With the use of its Cassini spacecraft and the Deep Space Orbiting Network, NASA has potentially discovered evidence for the presence of an ocean of liquid water locked away beneath the thick, icy crust of Saturn's moon, Enceladus.
Researchers had believed in the possibility of an underground body of water ever since jets of water vapor were detected venting from the moon's southern pole in 2005, however until now this line of reasoning had been purely conjecture.
Evidence for the existence of the hidden sea came in the form of gravity fluctuations detected by Cassini as it orbited the icy moon. The trajectory of a spacecraft is heavily influenced by variations in the gravity field of the celestial body that it's orbiting. These variations could be caused either by surface features such as a mountain range, a trench, or subterranean features such as a body of water.
The variations manifest themselves as alterations to the spacecraft's velocity, which in turn is read by the team back on Earth in the form of a radio signal, sent between Cassini and the Deep Space Network. This method can detect variations in the velocity of the spacecraft as minute as a drift of one foot per hour, and in essence has provided researchers with their first look at the interior composition of the moon.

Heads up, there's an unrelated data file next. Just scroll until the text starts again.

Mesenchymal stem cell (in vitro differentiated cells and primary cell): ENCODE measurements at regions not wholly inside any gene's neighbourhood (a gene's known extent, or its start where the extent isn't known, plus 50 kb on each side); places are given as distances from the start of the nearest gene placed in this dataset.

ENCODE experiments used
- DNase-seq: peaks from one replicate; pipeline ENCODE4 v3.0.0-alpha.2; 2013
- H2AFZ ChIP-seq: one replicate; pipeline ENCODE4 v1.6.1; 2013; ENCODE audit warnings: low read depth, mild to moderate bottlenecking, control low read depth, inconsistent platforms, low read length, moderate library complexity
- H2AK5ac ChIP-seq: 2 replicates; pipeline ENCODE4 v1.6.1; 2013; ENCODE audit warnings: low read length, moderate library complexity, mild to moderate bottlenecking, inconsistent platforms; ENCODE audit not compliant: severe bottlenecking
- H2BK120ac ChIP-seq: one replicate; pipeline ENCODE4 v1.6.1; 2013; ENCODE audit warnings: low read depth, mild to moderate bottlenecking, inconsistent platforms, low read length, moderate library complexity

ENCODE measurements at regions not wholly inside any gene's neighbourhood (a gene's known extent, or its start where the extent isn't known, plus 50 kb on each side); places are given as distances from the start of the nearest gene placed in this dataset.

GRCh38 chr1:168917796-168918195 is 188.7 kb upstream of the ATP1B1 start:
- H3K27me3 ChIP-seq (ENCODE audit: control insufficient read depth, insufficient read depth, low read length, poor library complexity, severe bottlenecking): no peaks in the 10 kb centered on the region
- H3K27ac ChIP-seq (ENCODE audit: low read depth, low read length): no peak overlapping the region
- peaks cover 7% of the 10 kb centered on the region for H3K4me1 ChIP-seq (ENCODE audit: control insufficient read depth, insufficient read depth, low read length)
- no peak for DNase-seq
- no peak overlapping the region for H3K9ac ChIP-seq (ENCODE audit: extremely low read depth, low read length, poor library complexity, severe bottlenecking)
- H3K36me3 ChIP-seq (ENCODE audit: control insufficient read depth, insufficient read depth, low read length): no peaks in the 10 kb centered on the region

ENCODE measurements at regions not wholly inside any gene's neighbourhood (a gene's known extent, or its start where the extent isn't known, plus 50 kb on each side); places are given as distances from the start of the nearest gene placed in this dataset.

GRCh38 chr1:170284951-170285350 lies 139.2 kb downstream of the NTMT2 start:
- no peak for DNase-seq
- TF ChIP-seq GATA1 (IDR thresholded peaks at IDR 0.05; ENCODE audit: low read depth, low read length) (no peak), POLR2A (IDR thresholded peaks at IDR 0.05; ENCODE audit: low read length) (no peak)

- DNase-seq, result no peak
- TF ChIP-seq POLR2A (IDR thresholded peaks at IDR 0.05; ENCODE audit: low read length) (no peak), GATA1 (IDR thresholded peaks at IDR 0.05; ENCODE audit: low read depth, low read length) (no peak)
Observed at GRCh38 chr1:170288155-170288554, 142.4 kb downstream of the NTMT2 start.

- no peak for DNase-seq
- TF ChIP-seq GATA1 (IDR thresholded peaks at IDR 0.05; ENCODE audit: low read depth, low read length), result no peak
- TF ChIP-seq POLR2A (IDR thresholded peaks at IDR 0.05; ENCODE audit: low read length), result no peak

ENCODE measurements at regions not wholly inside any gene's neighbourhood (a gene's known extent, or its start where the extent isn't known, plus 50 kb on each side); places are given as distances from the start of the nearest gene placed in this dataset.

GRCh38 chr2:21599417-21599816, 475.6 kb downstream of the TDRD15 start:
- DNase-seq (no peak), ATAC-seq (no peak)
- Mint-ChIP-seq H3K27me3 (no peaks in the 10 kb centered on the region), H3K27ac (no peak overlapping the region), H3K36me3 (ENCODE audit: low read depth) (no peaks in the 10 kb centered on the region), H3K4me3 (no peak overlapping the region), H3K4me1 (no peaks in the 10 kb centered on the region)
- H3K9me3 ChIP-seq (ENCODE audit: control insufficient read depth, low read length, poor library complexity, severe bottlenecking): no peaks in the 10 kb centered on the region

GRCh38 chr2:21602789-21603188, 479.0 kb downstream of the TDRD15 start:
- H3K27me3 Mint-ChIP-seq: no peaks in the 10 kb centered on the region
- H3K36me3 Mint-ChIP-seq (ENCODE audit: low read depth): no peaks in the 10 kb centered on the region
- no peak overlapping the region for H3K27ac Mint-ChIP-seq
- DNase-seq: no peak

A cross section of Enceladus, with the subsurface sea depicted at the southern pole (Image: NASA/JPL-Caltech)
In the case of Enceladus, the orbiting spacecraft detected a dip in the force of gravity exerted by the moon, which was evidence of a surface depression at the south pole. However, upon inspection, the depression was deeper than expected based on the severity of the dip in gravitational force.
"There must be a denser material at depth that compensates the missing mass: very likely liquid water, which is seven percent denser than ice," explained Luciano Less, lead author of a paper detailing the research. "The magnitude of the anomaly gave us the size of the water reservoir."
The measurements taken by Cassini suggest that the denser body of material is roughly six miles (10 km) beneath the moon's surface. Whilst there is no definitive proof that the dense material detected by Cassini is an underground ocean, the theory does fit the readings sent back by the spacecraft. The main reason for the excitement generated by the discovery is that the ocean environment possibly present under the surface of Enceladus is now one of the most attractive prospects for the discovery of extraterrestrial microbial life.
Linda Spilker, Cassini's project scientist at JPL, stated that the discovery “expanded our view of the 'habitable zone' within our solar system and in planetary systems of other stars." This revelation will pique scientific curiosity in Enceladus, which will undoubtedly be the subject of more attention in the years to come.